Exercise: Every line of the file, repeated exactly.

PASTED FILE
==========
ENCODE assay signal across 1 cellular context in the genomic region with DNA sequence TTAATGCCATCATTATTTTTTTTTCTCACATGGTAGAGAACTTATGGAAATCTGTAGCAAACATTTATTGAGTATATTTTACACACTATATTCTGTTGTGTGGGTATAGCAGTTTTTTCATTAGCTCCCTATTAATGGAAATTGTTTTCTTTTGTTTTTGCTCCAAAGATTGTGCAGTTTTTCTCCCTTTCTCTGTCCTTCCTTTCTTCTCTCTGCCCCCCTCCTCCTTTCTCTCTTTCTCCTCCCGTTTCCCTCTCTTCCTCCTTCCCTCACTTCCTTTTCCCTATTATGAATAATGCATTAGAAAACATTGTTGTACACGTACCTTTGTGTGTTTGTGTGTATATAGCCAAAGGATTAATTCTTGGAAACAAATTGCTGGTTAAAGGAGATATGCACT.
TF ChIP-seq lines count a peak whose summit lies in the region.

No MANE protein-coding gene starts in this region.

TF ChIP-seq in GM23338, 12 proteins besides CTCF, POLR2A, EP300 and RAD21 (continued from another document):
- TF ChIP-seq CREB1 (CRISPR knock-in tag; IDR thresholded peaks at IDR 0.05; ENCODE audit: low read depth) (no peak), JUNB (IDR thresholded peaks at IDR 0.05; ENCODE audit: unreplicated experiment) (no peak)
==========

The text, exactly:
ENCODE assay signal across 1 cellular context in the genomic region with DNA sequence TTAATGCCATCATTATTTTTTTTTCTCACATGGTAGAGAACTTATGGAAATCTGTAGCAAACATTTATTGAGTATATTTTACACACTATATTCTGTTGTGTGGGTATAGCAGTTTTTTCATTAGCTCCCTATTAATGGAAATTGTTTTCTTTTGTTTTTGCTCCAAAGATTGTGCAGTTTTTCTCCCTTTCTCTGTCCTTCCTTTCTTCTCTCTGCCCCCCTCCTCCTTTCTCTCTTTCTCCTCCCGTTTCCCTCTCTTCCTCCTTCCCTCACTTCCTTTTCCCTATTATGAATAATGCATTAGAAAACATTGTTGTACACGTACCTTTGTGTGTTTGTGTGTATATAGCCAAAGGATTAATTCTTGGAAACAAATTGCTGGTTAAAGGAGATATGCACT.
TF ChIP-seq lines count a peak whose summit lies in the region.

No MANE protein-coding gene starts in this region.

TF ChIP-seq in GM23338, 12 proteins besides CTCF, POLR2A, EP300 and RAD21 (continued from another document):
- TF ChIP-seq CREB1 (CRISPR knock-in tag; IDR thresholded peaks at IDR 0.05; ENCODE audit: low read depth) (no peak), JUNB (IDR thresholded peaks at IDR 0.05; ENCODE audit: unreplicated experiment) (no peak)